Grandal missed yesterday’s game against the Rangers because of a left hamstring issue, but the back spasms diagnosis comes as a surprise. Chicago selected Seby Zavala to the MLB roster yesterday as insurance, and he figures to back up Reese McGuire for as long as Grandal is out. The two-time All-Star will be eligible to return by the middle of next week, but the team has yet to provide any sort of timetable for his recovery.
Even prior to the injury, the 2022 campaign has been a nightmare for Grandal. Typically one of the game’s best offensive catchers, the 33-year-old has had a very rough first couple months of the season. Over 201 plate appearances, he’s hitting .185/.294/.237 with just a pair of home runs. Grandal is still drawing walks at an excellent 13.4% clip, but he’s collected only five extra-base hits all year as his batted ball quality has plummeted. It’s a rather shocking downturn for a player who hit .240/.420/.520 in 93 games last season, and the IL stint will perhaps afford Grandal an opportunity for a mental reset as he searches for his previous form.
McGuire, acquired from the Blue Jays just before Opening Day, hasn’t made much of an offensive impact either. He’s hitting .235/.280/.286 in 110 trips to the plate in a Chicago uniform, a step back from the .253/.310/.343 mark he posted in Toronto last year. A left-handed hitter, he’ll pair with the righty-swinging Zavala to form the catching tandem for manager Tony La Russa for now.
Lynn is listed as the probate starter for tonight’s game against the Tigers. La Russa suggested yesterday he’d likely be activated on Tuesday, but he’ll take the ball for the first time a day earlier than anticipated. The 35-year-old righty has been out all season after undergoing right knee surgery in April, but he’s now ready to get back on the hill. That should be a notable boost for a Chicago team that owns a disappointing 27-31 record, as Lynn has been one of the game’s most effective arms over the past couple years. He tossed 157 innings of 2.69 ERA ball last season, earning a two-year contract extension in the process.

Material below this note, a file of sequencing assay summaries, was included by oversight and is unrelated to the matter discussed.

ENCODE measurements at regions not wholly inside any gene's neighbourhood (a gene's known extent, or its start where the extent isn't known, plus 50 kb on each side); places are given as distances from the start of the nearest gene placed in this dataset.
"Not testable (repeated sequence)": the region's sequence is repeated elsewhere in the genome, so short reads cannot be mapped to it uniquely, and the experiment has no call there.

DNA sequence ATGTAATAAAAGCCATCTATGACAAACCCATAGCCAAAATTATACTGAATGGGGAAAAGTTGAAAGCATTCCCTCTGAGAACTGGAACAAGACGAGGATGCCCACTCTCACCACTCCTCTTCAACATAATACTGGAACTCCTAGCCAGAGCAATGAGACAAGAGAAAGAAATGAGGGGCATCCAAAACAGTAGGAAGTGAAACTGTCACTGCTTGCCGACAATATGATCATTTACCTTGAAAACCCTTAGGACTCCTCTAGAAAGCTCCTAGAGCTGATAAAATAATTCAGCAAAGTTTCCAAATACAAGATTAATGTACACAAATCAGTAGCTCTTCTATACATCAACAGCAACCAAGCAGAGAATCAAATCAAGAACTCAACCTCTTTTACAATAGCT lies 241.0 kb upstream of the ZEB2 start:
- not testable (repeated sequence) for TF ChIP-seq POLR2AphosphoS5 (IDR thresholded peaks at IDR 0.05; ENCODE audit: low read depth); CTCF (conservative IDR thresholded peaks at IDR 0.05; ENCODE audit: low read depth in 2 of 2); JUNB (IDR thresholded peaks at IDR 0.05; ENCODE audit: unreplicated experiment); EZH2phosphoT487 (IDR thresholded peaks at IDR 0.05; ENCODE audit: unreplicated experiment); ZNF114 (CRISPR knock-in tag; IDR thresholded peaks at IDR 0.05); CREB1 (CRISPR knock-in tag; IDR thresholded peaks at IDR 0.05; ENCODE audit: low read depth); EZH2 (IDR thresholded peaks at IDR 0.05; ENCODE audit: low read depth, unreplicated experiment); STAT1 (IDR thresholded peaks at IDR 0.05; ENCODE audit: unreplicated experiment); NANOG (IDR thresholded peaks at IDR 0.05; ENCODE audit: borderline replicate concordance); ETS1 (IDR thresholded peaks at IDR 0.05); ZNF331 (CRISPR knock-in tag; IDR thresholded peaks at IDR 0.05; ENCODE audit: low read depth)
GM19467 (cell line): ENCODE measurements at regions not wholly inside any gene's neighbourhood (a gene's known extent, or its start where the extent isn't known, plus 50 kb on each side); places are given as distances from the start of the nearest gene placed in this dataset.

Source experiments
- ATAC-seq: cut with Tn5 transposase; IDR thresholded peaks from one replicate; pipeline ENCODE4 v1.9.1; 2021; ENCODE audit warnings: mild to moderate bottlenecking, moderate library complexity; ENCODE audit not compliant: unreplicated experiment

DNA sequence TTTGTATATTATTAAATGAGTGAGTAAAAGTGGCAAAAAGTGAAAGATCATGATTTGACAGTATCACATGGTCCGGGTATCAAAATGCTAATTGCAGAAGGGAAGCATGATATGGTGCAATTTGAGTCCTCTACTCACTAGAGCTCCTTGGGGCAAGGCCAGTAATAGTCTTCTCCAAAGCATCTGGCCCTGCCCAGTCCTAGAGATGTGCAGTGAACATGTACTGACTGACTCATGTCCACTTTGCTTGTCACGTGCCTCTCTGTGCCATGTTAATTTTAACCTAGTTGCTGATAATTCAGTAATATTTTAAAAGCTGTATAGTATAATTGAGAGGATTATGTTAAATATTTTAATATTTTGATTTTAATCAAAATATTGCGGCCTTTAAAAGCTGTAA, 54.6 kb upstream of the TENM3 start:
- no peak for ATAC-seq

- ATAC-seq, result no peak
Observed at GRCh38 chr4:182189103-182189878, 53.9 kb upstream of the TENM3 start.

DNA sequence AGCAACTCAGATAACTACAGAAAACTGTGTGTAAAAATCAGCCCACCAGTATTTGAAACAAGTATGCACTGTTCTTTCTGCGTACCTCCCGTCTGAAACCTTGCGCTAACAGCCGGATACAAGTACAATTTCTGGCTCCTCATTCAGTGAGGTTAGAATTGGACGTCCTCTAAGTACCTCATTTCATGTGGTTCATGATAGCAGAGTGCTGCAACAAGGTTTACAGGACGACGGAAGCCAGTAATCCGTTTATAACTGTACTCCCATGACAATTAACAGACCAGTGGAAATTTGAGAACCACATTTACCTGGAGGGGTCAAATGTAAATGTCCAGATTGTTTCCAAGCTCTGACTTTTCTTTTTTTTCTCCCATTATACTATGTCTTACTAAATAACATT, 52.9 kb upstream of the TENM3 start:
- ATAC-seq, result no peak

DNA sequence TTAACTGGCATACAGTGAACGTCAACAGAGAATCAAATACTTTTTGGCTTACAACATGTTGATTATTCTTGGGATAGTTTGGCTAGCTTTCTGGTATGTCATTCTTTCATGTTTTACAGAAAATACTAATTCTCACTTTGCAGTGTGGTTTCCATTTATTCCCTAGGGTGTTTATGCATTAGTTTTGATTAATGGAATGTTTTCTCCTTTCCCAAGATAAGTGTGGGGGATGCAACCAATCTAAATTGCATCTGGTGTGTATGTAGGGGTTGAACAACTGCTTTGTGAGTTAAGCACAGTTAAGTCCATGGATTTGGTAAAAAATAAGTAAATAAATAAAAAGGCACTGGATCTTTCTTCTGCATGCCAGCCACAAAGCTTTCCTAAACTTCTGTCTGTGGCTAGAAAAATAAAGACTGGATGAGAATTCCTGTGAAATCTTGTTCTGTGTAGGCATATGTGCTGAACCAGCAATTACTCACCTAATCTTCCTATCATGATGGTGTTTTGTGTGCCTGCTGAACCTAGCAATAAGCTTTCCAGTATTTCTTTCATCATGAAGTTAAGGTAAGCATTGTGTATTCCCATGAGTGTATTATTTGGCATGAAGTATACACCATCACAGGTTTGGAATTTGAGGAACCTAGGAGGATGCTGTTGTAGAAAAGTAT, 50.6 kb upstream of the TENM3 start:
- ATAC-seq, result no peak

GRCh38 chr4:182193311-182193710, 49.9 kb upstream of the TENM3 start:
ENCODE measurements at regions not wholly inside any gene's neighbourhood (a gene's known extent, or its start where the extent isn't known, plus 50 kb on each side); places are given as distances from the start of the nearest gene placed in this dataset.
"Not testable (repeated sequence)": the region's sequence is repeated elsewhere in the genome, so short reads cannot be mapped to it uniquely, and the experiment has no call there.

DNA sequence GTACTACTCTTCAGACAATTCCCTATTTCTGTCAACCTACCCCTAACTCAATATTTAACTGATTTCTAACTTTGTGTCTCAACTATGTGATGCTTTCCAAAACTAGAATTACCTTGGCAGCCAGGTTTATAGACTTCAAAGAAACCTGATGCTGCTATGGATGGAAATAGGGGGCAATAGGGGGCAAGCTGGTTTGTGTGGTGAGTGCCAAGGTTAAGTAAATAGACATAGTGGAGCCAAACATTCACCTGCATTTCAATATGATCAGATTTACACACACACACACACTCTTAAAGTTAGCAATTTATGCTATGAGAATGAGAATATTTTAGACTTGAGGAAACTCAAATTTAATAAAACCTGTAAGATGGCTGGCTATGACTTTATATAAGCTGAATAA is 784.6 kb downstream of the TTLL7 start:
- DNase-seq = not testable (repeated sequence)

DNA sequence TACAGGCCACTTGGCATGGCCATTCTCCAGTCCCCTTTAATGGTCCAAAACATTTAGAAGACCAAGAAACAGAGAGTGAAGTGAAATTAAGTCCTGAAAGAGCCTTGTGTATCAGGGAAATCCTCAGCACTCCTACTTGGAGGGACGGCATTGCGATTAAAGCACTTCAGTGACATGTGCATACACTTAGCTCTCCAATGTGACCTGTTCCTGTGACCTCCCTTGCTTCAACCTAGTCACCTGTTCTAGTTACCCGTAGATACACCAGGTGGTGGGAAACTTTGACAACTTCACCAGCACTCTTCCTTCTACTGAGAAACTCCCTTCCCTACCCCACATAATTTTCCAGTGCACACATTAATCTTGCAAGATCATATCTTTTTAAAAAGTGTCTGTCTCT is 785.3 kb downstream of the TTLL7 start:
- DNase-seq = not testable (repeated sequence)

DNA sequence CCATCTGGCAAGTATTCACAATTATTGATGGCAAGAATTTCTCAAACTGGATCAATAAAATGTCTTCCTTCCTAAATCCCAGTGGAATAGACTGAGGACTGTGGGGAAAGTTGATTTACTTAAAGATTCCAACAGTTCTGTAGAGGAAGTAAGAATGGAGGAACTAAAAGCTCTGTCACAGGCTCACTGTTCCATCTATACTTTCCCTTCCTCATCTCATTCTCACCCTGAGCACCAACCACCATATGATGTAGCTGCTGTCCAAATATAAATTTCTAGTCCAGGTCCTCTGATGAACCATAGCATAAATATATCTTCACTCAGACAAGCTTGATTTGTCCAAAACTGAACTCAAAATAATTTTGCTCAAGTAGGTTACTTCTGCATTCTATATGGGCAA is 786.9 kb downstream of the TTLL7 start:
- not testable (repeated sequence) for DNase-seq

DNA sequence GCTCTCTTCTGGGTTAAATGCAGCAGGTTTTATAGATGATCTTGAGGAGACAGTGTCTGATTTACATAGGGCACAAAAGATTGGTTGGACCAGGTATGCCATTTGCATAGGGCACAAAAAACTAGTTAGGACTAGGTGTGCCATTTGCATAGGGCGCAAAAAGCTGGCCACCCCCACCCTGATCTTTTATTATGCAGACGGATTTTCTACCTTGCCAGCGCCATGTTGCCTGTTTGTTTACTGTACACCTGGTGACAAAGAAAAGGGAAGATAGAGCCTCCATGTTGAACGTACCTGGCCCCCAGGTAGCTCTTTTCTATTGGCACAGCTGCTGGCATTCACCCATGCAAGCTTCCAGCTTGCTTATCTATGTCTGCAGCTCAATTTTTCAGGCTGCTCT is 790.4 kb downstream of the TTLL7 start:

Burr, meanwhile, could be seeing his time in the organization come to a close. A Diamondbacks draftee, he was acquired by the ChiSox as a minor leaguer in 2017 and reached the bigs a season later. He’s suited up at the MLB level in each of the past four years, making 66 appearances. The righty has a 4.08 ERA across 75 innings, including an excellent 2.45 mark through 36 2/3 frames a season ago. However, he’s posted a mediocre 20.6% strikeout rate and an elevated 12.2% walk percentage during his MLB tenure.
It seems the primary impetus for Burr’s release, however, is a health issue. The 28-year-old has been on the minor league injured list for the past couple weeks with an undisclosed injury. Players on the MiLB IL still count against a team’s 40-man roster, but injured players cannot be placed on outright waivers. To take Burr off the 40-man roster, Chicago either had to release him or recall him and place him on the MLB 60-day IL. The latter course of action would’ve required paying him a major league salary, however, and the Sox have decided they’d rather expose him to waivers.
While Burr hasn’t missed many bats at the MLB level, he’s induced grounders on more than half the balls in play against him and averaged around 95 MPH on his fastball. That could intrigue another team enough to grab him and stash him on their 40-man roster or major league injured list. If Burr clears waivers, he’d be a free agent.
As the injury bug continues to bite the White Sox, Tim Anderson is at least nearing a return. Manager Tony La Russa told reporters (including MLB.com’s Scott Merkin) that Anderson is scheduled to begin a Triple-A rehab assignment on Tuesday. Anderson suffered a groin strain in Chicago’s May 29 game, and at the time, La Russa estimated the star shortstop would need about three weeks of recovery time. This rehab assignment would seemingly put Anderson right on track to match or even beat that projection.
The South Side would love to have Anderson back as soon as possible, given how he was on pace for possibly the best season of his already-standout career. Anderson hit .356/.393/.503 with five home runs over his first 173 plate appearances, plus a perfect 8-for-8 mark in stealing bases. With Eloy Jimenez still on the IL and Yasmani Grandal now nursing a sore hamstring, Anderson’s return is a much-needed boost for a struggling White Sox lineup.